Hageman–Cheney Clash in Wyoming Hits Home Stretch to Aug. 16 Primary

By John Haughey
John Haughey
John Haughey
John Haughey has been a working journalist since 1978 with an extensive background in local government, state legislatures, and growth and development. A graduate of the University of Wyoming, he is a Navy veteran who fought fires at sea during three deployments aboard USS Constellation. He’s been a reporter for daily newspapers in California, Washington, Wyoming, New York, and Florida; a staff writer for Manhattan-based business trade publications.
August 5, 2022 Updated: August 8, 2022

CASPER, Wyo.—Wyoming’s Big Sky deserts, high plains, and glacier-gilded peaks are the backdrop for a mid-August showdown in a summer of discontent within the Republican Party.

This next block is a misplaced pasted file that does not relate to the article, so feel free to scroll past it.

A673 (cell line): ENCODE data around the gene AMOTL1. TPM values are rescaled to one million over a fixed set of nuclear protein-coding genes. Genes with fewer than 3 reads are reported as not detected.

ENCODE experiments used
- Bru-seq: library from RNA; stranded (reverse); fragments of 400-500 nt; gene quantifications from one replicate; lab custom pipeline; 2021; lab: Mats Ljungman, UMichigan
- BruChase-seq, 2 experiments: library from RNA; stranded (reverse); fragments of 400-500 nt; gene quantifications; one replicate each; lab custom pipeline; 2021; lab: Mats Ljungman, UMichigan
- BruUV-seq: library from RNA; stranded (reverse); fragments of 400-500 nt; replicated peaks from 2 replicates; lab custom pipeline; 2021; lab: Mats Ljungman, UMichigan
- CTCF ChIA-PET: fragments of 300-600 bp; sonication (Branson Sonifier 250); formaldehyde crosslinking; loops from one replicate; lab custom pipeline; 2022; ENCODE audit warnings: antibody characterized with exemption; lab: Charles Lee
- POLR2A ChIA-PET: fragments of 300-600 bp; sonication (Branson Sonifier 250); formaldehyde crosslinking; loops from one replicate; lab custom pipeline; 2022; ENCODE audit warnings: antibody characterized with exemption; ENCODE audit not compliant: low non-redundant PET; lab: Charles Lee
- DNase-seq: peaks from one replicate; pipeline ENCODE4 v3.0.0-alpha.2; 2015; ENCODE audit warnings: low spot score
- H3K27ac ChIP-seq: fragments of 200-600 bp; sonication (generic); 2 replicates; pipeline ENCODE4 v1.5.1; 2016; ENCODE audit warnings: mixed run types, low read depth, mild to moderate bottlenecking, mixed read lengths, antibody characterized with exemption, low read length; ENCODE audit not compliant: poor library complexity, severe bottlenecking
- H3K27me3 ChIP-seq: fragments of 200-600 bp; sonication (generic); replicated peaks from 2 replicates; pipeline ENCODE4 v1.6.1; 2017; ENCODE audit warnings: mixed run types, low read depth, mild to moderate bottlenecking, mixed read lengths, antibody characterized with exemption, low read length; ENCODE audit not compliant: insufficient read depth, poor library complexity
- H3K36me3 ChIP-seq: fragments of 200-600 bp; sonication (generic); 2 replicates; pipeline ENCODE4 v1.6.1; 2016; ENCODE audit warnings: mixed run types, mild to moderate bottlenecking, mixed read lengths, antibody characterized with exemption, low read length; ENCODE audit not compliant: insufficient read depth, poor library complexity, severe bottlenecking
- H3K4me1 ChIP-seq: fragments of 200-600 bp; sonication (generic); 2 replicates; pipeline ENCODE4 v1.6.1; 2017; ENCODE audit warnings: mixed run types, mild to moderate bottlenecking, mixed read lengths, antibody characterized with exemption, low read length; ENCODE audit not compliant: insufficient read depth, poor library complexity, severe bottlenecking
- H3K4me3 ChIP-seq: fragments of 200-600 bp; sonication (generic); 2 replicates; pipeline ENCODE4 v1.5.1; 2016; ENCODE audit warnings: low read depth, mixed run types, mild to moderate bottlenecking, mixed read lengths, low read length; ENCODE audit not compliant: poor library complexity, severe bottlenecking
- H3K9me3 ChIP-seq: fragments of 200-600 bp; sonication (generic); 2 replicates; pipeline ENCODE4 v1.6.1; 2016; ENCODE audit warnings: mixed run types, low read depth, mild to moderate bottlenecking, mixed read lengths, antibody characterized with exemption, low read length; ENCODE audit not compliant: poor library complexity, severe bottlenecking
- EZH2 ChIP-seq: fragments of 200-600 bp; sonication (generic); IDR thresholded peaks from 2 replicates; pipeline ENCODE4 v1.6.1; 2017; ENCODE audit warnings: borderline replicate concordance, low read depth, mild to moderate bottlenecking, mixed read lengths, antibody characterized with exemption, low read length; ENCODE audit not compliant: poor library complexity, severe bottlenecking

Former President Donald Trump and his claims of a stolen election are not on trial in crimson red Wyoming, where he won 69.9 percent of the vote in 2020, more than in any other state.

Instead, Wyoming’s only U.S. House member, three-term Rep. Liz Cheney (R-Wyo.), is the one on trial for her vocal criticism of the former president, voting with 10 fellow House Republicans for his impeachment, and serving as co-chair of the chamber’s committee investigating the Jan. 6, 2021, Capitol breach.

Trump is backing challenger Harriet Hageman, a Fort Laramie natural resources attorney, in the Aug. 16 Republican primary and taking an active role in the election, including lobbying Republican Gov. Mark Gordon in March to endorse a bill closing state primaries to “crossover voting” and staging a May rally in Casper for Hageman.